Andrew Heaney and Kyle Gibson were both serviceable this afternoon, with Heaney completing six and Gibson actually pitching into the seventh. Interestingly, when Gibson was lifted with one out in the seventh, he was replaced by...Glen Perkins?
It's a move that the number crunchers among us have been waiting for: the team's best reliever entering the game in a non-save situation, because that non-save situation might just be the game's biggest situation. Why save your best bullet for the ninth inning when the game could get out of hand in the seventh?
The Angels had already pushed across one run, making it 3-1 with runners on the corners and one out. Perkins came on and promptly struck out Kole Calhoun. With Mike Trout up next, Paul Molitor once again played the numbers card and went to right-hander Casey Fien. Fien got Trout looking to end the inning.
And then Miguel Sano tied it up with a two-run shot in the bottom half. It was a thing of beauty, especially considering how hard it had been for the Twins to come by base runners when Heaney had been on the mound. His no-hitter went until the prior inning, when Eddie Rosario's triple broke it up.
Defense played a big role today, in some shape and form. Phil Miller, whose strike zone was all over the place, called a foul ball fair in the seventh just prior to that fateful third run; Joe Mauer perhaps shouldn't have been so eager to make that play, but not doubt he also didn't want the ball to roll back into fair territory. David Murphy's double down the line in the sixth could have perhaps been a triple but certainly would have plated a run, but a fan reached into the field of play and picked up the ball to hold runners at second and third. But Trevor Plouffe's quick reaction at third in the top of the eighth kept Albert Pujols from reaching to kick off the inning. And perhaps the game's biggest defensive play benefited the Angels, when Kurt Suzuki's bunt with runners on the corners and one out wasn't deep enough (or shallow enough) to allow Plouffe to score and give Minnesota the lead.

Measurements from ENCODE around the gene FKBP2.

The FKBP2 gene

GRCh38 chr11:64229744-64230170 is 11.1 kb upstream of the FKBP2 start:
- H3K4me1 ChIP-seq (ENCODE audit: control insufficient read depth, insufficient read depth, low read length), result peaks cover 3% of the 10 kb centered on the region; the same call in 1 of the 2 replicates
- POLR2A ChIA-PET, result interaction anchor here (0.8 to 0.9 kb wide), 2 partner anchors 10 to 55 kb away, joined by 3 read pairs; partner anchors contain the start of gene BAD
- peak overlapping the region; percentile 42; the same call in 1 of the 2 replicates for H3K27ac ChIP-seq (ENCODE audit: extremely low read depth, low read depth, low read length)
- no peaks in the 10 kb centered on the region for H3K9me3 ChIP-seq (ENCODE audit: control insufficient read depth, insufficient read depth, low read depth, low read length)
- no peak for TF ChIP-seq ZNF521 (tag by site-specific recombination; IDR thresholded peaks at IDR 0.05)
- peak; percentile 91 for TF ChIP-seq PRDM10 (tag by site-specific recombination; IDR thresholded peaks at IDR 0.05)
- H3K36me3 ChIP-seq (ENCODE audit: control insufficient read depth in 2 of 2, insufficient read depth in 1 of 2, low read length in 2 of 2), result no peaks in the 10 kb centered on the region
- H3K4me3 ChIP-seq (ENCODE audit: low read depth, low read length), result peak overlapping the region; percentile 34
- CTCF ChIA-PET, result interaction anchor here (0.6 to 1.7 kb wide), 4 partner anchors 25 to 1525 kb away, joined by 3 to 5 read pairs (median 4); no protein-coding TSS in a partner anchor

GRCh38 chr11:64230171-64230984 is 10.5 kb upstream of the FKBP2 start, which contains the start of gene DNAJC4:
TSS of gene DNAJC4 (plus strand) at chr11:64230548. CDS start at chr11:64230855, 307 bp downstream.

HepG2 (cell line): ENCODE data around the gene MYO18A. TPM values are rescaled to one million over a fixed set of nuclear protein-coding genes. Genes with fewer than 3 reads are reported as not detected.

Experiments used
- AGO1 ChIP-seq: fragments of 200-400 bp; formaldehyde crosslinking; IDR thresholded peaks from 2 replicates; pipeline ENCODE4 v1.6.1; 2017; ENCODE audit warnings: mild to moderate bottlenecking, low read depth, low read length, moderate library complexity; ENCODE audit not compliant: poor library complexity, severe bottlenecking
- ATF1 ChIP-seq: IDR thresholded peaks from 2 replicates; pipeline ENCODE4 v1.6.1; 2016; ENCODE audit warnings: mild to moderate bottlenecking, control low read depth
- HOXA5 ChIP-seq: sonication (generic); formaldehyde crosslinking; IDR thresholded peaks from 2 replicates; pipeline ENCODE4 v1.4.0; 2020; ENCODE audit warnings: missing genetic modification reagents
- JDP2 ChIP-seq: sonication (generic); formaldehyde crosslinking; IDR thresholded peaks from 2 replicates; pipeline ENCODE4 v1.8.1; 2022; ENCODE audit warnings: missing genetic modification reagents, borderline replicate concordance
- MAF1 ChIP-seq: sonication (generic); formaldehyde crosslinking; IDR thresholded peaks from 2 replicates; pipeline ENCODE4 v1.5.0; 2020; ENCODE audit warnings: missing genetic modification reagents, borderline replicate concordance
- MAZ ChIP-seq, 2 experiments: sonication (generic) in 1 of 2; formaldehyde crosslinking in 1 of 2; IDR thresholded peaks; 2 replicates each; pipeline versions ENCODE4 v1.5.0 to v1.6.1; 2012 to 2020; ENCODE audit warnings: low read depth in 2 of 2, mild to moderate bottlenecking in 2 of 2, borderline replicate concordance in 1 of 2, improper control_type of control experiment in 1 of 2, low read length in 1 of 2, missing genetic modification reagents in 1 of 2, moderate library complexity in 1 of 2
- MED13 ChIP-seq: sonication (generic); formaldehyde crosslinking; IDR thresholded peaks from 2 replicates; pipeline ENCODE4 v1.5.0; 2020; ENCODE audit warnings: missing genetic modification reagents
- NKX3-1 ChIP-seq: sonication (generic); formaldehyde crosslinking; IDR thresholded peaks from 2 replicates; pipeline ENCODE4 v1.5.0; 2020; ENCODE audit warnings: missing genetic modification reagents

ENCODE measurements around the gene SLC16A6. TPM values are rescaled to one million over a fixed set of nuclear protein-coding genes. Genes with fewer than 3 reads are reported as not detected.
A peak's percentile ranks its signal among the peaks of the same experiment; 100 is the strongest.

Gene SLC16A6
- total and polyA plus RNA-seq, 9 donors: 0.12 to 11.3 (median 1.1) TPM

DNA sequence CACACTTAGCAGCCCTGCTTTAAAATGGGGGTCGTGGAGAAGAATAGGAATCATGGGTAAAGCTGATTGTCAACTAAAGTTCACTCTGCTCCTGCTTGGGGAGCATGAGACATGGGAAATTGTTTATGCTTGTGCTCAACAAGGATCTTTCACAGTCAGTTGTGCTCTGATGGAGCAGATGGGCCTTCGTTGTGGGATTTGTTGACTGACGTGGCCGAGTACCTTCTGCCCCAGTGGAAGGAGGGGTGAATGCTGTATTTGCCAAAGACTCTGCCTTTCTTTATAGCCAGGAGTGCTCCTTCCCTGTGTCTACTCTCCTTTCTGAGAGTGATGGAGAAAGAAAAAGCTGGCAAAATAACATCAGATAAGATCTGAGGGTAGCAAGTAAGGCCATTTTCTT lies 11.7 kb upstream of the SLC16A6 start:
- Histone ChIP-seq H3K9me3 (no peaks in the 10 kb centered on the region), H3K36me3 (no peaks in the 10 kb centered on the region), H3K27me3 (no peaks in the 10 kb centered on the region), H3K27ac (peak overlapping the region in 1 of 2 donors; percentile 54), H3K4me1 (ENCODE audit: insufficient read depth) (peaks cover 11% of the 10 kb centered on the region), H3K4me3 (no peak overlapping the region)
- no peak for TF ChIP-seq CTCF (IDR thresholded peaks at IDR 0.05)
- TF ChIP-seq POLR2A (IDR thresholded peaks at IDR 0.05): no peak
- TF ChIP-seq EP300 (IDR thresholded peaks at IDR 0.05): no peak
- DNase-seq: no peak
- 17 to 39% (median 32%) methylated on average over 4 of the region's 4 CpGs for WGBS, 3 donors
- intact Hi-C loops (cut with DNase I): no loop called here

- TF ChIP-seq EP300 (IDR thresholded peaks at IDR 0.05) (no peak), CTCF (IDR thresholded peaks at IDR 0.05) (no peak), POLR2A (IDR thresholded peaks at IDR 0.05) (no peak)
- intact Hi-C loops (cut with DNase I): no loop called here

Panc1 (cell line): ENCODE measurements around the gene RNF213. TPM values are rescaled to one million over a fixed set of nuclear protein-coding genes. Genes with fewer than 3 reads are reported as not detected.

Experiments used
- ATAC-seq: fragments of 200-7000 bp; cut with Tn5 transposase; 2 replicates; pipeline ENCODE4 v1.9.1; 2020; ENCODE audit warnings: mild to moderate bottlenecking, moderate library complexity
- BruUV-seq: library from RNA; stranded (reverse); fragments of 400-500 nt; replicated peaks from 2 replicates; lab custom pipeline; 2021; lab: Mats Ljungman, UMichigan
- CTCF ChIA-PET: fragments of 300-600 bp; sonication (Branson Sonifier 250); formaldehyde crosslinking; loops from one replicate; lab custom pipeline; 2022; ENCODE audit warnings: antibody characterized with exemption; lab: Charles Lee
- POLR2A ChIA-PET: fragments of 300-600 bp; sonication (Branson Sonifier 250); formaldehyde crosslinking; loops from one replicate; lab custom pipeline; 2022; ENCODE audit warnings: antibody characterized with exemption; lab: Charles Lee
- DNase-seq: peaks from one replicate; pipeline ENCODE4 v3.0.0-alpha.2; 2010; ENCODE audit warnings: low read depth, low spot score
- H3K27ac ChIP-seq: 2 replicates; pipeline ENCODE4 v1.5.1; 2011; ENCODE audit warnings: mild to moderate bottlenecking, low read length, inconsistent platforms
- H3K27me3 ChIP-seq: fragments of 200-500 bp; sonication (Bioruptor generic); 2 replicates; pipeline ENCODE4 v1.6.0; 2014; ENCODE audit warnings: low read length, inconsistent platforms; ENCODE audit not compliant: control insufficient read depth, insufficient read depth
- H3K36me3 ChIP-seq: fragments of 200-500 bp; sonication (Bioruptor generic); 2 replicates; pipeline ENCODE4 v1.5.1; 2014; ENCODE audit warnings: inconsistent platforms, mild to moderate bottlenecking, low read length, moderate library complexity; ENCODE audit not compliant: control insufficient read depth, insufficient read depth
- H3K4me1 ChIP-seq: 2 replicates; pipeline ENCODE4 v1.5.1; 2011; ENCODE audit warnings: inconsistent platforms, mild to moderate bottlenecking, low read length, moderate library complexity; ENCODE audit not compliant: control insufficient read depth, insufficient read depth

After the seventh, both teams looked like they were too eager to just put a ball over the fence and end it. To illustrate: the teams were a combined 1-for-17 with runners in scoring position. Brian Dozier's one-out double in the eighth was wasted. Torii Hunter would single to lead off the 12th, but pinch runner Byron Buxton would be stranded.
To be fair, the Twins' bullpen largely did its job. After Perkins and Fien, Trevor May and Kevin Jepsen gave the team three scoreless innings. Blaine Boyer even gave Minnesota a scoreless eleventh.
But the twelfth was another matter. With Boyer still on the hill, Dozier booted a play that allowed Daniel Robertson to reach as the inning's leadoff hitter. Boyer walked Chris Iannetta. A sac bunt moved both runners up.
Both runners belonged to Boyer, but Molitor went to Ryan O'Rourke to face left-hander Kole Calhoun. Calhoun chopped a grounder to short, but the throw home wasn't fast enough and Robertson scored to give Los Angeles their 4-3 lead. Suzuki did get the out at first. O'Rourke was lifted for Michael Tonkin, who intentionally walked Trout and unintentionally walked Pujols before coming up with a massive strikeout to end the inning.
Good pitching for both sides in game one, but the Angels snuck through with a big run when it mattered. Game two is coming up.